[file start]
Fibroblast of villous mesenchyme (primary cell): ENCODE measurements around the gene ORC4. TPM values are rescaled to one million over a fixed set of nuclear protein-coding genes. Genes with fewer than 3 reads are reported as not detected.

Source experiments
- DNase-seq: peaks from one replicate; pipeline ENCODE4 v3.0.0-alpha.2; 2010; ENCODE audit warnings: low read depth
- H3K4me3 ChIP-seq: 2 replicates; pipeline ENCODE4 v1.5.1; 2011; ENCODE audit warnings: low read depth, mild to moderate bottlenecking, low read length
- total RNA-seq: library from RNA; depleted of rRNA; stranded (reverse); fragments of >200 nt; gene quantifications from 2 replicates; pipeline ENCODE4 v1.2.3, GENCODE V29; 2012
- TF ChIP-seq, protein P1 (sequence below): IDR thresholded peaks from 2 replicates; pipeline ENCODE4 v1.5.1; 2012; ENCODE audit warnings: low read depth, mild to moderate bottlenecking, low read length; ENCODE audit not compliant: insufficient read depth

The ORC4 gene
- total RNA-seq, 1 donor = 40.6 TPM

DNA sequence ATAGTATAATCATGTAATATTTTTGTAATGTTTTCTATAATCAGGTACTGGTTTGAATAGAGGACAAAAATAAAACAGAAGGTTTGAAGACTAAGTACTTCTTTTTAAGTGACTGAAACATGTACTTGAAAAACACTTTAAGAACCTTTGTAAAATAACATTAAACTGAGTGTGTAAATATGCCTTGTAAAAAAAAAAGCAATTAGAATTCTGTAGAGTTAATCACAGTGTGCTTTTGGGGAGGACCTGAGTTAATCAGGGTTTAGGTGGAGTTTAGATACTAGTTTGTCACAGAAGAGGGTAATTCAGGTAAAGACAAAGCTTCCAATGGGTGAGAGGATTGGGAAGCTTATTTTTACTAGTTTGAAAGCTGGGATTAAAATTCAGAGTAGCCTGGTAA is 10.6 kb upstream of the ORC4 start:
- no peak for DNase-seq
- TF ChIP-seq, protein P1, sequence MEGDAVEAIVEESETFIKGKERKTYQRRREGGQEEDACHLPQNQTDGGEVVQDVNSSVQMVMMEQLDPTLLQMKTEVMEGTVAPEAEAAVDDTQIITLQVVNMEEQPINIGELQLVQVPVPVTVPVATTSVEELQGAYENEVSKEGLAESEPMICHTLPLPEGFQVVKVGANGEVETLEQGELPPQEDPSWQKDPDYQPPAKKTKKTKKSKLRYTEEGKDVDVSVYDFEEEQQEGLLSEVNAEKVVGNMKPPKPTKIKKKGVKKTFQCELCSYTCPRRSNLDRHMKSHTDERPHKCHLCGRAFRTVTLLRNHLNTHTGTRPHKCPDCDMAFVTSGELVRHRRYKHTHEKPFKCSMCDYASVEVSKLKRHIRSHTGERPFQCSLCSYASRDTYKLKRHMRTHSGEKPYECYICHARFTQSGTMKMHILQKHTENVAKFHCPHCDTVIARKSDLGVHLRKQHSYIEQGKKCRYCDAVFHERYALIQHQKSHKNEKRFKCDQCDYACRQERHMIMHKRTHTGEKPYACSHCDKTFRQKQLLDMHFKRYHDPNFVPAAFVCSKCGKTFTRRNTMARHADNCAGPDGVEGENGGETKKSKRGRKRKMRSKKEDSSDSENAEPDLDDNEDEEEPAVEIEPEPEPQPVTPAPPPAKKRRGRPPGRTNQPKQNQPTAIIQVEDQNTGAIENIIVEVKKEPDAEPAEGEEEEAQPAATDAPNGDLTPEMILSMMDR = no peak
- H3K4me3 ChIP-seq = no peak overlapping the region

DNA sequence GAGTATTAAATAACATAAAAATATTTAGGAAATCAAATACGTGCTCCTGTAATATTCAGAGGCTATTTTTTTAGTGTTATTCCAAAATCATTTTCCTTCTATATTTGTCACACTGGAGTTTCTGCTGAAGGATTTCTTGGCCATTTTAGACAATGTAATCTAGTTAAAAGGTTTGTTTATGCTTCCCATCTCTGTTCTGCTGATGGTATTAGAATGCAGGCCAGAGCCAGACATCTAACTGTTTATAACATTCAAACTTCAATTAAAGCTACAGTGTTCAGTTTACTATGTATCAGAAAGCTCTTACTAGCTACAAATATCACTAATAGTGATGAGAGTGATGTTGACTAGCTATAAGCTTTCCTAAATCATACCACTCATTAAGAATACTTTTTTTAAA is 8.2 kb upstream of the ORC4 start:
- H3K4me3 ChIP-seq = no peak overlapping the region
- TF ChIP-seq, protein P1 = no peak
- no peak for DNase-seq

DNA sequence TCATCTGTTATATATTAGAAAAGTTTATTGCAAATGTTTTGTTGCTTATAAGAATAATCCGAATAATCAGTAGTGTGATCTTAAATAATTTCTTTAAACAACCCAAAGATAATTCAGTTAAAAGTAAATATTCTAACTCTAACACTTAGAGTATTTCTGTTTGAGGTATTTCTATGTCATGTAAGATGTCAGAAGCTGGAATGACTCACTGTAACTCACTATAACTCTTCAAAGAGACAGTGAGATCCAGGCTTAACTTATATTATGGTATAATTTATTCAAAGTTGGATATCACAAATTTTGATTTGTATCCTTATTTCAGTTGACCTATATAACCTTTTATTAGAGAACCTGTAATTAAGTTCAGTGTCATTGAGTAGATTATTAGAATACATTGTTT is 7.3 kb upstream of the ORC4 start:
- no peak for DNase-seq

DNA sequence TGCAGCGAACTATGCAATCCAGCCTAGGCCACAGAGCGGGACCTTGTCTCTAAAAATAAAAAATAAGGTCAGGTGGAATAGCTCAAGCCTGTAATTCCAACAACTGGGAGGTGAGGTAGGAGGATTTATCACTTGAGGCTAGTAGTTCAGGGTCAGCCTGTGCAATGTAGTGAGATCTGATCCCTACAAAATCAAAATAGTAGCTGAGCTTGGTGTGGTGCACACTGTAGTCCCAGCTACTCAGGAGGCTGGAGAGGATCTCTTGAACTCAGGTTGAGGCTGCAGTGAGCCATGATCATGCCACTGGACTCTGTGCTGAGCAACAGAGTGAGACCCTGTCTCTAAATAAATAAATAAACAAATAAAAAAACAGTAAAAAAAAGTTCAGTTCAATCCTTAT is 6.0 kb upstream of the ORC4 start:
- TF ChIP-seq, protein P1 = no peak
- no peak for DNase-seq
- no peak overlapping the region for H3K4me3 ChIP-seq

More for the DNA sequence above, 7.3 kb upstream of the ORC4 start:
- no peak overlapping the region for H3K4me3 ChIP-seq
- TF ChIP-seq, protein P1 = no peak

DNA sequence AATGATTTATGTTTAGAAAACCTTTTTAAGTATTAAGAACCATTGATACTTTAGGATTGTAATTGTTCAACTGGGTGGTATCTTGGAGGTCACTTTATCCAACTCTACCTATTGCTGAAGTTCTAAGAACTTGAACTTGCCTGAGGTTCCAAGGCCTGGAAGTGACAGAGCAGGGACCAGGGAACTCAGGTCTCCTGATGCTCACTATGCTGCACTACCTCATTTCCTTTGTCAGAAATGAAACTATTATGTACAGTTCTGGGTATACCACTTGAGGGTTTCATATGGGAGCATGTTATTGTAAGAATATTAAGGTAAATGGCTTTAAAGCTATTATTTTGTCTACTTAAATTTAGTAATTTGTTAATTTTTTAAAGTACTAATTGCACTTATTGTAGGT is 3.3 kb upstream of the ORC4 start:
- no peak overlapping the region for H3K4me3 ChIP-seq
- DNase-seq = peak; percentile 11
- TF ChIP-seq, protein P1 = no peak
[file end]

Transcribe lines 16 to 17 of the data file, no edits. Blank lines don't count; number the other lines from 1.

- no peak for DNase-seq

DNA sequence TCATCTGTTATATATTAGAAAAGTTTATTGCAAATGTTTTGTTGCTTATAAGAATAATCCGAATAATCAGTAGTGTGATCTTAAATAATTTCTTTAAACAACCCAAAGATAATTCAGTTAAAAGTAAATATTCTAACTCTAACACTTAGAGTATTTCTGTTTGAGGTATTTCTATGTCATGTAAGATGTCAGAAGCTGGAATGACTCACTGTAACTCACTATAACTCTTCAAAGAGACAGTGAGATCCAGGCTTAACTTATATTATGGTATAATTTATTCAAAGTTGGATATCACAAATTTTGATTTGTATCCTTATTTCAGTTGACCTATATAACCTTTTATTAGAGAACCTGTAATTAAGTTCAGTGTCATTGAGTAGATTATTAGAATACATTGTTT is 7.3 kb upstream of the ORC4 start: